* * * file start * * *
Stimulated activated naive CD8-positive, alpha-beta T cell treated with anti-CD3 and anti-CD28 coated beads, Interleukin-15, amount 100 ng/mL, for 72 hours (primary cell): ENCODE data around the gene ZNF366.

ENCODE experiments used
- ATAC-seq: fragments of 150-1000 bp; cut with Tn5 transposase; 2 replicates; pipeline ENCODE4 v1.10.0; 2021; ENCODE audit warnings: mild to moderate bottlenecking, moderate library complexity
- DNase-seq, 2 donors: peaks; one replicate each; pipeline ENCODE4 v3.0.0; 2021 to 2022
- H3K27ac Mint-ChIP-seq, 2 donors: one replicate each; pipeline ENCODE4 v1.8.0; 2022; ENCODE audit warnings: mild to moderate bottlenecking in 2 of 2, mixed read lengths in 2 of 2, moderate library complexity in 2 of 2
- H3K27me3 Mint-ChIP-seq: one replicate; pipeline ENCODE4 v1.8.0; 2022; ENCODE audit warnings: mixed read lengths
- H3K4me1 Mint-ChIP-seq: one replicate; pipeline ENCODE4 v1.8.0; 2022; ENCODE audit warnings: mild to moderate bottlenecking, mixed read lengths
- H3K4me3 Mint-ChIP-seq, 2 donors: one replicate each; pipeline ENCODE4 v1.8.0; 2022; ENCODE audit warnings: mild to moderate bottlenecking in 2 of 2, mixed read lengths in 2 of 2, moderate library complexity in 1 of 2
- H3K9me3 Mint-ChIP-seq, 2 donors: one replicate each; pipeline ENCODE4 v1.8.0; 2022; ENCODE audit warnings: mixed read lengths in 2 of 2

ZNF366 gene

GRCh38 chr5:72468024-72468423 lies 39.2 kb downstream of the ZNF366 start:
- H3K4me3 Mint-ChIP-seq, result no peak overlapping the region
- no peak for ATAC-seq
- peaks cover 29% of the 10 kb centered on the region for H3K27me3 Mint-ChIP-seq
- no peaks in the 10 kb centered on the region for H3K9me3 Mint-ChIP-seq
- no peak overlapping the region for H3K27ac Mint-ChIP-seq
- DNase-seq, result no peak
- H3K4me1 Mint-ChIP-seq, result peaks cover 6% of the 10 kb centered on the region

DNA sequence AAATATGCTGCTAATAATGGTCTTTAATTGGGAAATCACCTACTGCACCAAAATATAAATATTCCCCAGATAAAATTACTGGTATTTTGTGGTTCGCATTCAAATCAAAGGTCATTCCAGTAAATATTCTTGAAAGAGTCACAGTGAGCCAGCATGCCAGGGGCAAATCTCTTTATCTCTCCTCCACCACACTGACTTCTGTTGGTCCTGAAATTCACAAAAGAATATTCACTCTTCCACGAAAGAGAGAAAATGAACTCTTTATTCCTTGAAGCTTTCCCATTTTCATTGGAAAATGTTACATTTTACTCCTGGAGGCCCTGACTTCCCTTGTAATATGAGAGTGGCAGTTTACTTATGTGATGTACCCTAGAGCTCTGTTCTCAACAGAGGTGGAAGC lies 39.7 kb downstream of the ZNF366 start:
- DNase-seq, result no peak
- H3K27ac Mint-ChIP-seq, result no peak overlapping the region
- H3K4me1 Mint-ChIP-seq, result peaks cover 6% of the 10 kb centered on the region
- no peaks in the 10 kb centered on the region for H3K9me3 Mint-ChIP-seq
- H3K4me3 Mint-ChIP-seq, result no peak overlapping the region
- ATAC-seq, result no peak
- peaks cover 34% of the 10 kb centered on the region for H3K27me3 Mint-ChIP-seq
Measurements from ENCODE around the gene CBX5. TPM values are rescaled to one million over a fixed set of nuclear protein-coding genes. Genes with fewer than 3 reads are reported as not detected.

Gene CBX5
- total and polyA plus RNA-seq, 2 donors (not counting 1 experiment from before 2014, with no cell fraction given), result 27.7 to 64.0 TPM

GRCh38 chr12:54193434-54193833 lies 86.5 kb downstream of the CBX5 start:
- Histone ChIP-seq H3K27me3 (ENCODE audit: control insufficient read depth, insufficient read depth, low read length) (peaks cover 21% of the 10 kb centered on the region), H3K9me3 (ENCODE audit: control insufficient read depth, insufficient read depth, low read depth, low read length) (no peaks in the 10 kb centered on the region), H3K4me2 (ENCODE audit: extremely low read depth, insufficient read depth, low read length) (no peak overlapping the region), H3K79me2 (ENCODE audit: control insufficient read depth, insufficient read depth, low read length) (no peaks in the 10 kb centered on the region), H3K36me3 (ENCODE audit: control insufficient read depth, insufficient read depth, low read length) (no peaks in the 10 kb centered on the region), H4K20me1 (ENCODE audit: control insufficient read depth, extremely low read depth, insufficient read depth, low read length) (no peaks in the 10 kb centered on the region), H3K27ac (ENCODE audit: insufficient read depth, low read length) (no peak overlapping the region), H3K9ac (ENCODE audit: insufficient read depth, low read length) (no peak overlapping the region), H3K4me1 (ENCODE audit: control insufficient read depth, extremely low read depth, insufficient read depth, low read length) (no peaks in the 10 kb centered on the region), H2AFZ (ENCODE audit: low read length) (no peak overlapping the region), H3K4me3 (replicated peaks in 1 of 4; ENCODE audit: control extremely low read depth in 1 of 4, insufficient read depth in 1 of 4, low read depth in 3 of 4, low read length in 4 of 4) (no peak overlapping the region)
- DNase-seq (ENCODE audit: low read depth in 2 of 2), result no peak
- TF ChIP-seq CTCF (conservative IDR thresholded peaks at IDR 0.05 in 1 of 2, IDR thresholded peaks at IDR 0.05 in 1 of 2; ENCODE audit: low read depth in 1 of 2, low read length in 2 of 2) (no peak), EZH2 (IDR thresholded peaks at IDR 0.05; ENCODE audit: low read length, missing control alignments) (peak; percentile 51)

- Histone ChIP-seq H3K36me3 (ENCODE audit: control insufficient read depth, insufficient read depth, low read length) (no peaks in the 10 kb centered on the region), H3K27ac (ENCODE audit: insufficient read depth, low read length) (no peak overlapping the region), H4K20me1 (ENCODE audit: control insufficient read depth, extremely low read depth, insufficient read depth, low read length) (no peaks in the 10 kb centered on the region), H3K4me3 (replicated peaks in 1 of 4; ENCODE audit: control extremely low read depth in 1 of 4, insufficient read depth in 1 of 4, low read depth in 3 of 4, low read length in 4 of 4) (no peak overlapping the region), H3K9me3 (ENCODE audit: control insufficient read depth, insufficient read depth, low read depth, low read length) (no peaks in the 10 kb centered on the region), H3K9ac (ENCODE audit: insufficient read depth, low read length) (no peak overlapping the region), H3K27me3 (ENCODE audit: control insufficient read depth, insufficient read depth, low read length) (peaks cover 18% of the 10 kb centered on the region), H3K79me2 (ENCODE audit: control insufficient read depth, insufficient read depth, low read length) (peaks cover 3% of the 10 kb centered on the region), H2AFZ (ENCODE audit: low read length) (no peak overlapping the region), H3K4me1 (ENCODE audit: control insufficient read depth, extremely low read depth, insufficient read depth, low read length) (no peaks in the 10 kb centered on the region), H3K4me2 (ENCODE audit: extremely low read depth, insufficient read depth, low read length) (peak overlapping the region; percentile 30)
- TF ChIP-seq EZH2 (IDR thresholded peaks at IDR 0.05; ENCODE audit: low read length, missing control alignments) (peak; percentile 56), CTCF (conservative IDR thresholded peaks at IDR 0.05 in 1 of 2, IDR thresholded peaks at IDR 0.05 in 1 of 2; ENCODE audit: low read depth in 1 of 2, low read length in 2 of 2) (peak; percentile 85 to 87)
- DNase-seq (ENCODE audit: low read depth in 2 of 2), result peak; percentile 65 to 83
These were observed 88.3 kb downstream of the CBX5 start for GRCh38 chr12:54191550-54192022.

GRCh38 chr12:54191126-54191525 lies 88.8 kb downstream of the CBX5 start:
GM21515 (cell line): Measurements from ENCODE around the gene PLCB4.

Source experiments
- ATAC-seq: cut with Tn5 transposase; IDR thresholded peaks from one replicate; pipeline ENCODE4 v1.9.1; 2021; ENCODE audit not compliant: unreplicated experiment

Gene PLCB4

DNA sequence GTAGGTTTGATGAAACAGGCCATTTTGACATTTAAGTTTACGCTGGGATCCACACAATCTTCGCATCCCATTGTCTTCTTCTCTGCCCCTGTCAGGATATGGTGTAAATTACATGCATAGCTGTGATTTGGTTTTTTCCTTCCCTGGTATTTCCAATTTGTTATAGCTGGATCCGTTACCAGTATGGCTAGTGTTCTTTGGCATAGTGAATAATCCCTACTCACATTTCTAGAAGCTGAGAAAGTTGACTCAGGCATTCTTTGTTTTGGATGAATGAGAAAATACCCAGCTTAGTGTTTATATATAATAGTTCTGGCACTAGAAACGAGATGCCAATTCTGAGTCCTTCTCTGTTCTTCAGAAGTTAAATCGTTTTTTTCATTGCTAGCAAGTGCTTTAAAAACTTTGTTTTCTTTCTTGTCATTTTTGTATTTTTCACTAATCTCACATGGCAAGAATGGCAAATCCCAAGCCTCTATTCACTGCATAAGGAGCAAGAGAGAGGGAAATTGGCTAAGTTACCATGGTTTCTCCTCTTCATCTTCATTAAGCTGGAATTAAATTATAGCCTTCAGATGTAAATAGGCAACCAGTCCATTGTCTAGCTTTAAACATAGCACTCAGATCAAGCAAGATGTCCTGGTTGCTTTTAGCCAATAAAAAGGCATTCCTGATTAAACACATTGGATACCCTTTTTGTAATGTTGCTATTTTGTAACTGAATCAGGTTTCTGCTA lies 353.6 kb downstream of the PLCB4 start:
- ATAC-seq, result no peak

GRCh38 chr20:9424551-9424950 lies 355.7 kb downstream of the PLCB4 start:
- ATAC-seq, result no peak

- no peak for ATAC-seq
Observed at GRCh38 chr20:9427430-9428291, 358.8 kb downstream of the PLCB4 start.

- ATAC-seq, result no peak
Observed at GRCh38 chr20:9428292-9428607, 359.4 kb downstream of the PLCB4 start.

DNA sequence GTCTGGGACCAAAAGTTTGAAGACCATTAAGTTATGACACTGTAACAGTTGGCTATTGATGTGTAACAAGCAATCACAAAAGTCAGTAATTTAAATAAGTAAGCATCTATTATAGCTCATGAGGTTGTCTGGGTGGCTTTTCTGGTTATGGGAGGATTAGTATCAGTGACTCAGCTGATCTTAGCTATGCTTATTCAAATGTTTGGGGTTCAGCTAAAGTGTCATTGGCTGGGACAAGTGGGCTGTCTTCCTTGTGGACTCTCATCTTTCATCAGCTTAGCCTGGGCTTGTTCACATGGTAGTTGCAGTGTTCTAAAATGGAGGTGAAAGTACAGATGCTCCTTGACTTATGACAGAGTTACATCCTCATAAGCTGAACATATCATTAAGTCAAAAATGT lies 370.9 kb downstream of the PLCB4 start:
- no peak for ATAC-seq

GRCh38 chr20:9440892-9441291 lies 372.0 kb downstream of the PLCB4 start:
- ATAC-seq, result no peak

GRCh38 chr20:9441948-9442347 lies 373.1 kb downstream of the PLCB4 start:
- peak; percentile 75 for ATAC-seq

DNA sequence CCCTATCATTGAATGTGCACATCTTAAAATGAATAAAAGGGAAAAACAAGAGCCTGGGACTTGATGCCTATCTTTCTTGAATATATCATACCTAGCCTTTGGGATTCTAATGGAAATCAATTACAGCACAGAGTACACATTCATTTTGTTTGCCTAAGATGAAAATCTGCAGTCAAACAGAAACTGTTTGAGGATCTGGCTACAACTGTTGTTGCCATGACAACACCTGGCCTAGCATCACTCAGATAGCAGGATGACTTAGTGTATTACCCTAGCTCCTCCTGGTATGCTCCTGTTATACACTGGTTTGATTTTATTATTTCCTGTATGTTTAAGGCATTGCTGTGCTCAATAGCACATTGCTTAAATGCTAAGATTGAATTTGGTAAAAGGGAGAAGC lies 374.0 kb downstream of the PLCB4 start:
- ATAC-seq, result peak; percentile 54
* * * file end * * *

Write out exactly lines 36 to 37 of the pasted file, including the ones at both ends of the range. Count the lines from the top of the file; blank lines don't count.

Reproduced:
- DNase-seq (ENCODE audit: low read depth in 2 of 2), result peak; percentile 65 to 83
These were observed 88.3 kb downstream of the CBX5 start for GRCh38 chr12:54191550-54192022.